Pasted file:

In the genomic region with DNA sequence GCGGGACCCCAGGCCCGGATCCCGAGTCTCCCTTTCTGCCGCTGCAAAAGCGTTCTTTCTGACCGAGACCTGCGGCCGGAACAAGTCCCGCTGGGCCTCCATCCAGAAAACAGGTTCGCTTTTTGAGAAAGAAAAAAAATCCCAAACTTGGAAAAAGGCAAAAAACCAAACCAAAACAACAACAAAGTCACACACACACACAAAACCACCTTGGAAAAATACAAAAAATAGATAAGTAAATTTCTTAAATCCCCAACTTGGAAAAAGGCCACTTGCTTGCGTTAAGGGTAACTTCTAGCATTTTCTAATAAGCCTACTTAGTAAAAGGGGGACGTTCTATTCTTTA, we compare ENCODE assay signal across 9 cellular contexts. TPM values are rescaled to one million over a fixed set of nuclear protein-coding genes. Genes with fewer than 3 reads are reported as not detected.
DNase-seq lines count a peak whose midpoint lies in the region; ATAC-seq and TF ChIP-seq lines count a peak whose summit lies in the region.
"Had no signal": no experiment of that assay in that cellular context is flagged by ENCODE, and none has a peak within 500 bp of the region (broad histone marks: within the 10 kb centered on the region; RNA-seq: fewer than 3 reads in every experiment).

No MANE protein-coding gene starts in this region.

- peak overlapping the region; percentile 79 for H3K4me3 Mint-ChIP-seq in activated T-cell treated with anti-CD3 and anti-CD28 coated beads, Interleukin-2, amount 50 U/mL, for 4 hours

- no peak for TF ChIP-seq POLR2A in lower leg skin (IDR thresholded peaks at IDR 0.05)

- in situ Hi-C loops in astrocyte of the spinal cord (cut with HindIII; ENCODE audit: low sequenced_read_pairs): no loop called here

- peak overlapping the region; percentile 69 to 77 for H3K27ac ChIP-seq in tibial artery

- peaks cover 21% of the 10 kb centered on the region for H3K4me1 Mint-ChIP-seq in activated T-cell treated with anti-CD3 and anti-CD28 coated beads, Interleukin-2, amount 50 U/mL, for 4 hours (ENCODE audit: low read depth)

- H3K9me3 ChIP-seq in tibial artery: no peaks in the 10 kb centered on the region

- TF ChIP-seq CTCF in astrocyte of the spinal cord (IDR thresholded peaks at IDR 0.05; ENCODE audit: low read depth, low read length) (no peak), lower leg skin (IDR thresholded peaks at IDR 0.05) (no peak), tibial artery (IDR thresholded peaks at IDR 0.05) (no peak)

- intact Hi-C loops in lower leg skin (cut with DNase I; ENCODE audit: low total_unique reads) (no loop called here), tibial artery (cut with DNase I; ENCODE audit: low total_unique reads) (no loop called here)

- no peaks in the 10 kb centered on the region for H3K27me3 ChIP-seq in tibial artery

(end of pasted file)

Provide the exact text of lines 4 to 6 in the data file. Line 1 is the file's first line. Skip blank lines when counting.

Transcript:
No MANE protein-coding gene starts in this region.

- peak overlapping the region; percentile 79 for H3K4me3 Mint-ChIP-seq in activated T-cell treated with anti-CD3 and anti-CD28 coated beads, Interleukin-2, amount 50 U/mL, for 4 hours

- no peak for TF ChIP-seq POLR2A in lower leg skin (IDR thresholded peaks at IDR 0.05)